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How to Build Connections and Feel Less Lonely

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Loneliness stems from dissatisfaction with our relationships with family, friends, or our greater community. You can feel lonely even when you’re surrounded by people. In all relationships, to have true meaningful connections, we need to be open, vulnerable, and authentic. Without those connections, we’re at risk of feeling lonely. But, we’re not stuck. There are steps we can take to feel less lonely.

This activity card will show you: 

  • How to manage feelings of loneliness 
  • How to create strong connections

Below are some tips for feeling less lonely: 

Recognize the cycle of loneliness.

Acknowledge your feelings of loneliness. Admitting you feel lonely isn’t easy, but the more you deny feeling lonely or ignore addressing your loneliness, the worse that feeling becomes. Statements like, “Maybe I don’t have friends because there’s something wrong with me,” denies that the feeling of loneliness may be due to a lack of connection. This type of thinking can lead to further isolation and can prevent you from seeking out more connections. 


Practice authenticity and vulnerability.

To make genuine, strong connections, be willing to show your full self, faults and all. As you let yourself be more vulnerable, you can start to strengthen old relationships and create new ones with people who make you feel comfortable. It takes constant, ongoing effort and courage to be vulnerable. It’s scary. But it’s worth it.


Seek out new, meaningful connections and build community.

Life changes, like moving to a new city or starting a new job, while exciting, can also make us feel lonely. But these changes are a great opportunity to be proactive about forming new connections. Chat with a barista or a neighbor at a dog park. It might feel intimidating to talk to a stranger, but it can also feel reassuring when we’re in a new phase of life.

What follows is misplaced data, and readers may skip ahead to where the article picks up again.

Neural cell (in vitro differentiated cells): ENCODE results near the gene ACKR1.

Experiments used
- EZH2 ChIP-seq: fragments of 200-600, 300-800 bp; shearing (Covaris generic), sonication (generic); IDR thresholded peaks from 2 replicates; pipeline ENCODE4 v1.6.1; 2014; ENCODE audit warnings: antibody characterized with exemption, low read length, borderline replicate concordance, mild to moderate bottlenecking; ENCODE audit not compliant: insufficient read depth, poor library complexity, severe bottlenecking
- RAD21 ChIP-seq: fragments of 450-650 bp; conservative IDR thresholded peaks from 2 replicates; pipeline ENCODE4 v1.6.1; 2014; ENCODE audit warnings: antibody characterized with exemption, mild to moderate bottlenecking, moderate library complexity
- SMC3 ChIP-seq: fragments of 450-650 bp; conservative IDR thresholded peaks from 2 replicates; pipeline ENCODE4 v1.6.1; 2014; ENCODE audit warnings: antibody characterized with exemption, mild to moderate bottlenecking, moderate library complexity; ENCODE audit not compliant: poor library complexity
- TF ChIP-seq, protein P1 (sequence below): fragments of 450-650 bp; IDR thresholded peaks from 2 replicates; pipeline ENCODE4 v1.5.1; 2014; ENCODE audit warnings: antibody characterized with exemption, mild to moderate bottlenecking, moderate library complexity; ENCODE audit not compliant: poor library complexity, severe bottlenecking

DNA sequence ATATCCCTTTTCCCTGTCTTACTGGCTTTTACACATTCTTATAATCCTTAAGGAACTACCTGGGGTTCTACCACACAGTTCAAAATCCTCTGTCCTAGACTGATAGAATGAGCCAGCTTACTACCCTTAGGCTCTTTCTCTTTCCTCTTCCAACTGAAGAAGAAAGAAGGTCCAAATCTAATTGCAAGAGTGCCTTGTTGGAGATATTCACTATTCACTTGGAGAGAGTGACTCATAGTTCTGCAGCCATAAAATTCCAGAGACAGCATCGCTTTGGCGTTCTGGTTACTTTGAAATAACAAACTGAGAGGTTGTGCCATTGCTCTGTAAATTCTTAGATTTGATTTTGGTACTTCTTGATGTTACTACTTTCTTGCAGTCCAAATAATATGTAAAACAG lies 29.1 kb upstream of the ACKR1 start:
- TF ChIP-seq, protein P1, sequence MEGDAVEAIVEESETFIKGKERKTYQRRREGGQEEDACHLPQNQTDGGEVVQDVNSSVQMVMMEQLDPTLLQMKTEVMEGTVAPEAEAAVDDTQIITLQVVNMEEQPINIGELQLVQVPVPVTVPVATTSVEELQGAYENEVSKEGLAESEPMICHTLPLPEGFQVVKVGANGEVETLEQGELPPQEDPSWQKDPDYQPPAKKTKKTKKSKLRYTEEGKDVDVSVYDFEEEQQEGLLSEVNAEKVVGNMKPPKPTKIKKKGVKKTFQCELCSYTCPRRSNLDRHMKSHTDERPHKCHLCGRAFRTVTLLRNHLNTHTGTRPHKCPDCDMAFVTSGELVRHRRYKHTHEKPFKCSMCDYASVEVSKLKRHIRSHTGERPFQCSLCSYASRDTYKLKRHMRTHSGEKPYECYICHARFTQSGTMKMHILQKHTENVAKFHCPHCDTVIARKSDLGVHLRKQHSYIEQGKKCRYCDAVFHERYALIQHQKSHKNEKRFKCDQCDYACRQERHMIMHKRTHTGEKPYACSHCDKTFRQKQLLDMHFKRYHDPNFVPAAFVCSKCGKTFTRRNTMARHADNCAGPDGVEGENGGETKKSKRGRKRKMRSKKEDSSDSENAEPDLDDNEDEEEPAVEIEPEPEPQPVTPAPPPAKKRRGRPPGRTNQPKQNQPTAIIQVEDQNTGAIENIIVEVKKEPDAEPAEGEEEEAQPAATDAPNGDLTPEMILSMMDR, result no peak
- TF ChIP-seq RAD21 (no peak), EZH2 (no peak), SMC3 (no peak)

Here are a few more tips that may help you build community: 


  • Put time on the calendar. Schedule times to meet or chat with people, and follow up. Host a virtual game night, watch a show over video chat, organize a virtual crafting session, cook over Zoom, do a paint-and-sip night. Find fun activities that work with your group and make them happen!
  • Find your people. Join online or in-person groups such as sports teams, local charities, religious organizations, book clubs, or advocacy groups. It can be more difficult to meet people now than it was when you were a kid, so make an effort to put yourself out there to make these connections.
  • Engage with your coworkers outside of work. Seek out coworkers with similar interests or circumstances. Engage in internal chat channels. You may be surprised to discover the connections you can build while working remotely.
  • Practice compassion, serve others, and accept help.


Being friendly, generous, and considerate not only makes us feel good about ourselves, it makes others trust you. Acts of kindness can be simple. Celebrate a coworker’s achievement, write a letter to a friend, buy someone a cup of coffee, or bring food to a neighbor. When you serve others, you can form a bond with the person you help. 


Prioritize self-care and good mental health hygiene.

Self-care can help you overcome feelings of loneliness. Use this acronym as a reminder of good self-care: Brain M.E.D.S., or meditation, exercise, diet, and sleep. Meditation, regular exercise, a healthy diet, and the right amount of sleep are fundamental to good mental health hygiene. Practicing gratitude is a form of self-care, too. Being grateful for what you have can help you see the world from a different perspective and stop your negative cycles of thinking. 

Overcoming loneliness and forming strong relationships take time and effort. Talk to a coach to create a plan to work on strengthening your connections and building self-esteem. Lastly, know that relationships are not just about being vulnerable, they’re also meant to be enjoyed, so remember when building new connections…  have fun!!

Read Neal's article on overcoming feelings of loneliness here.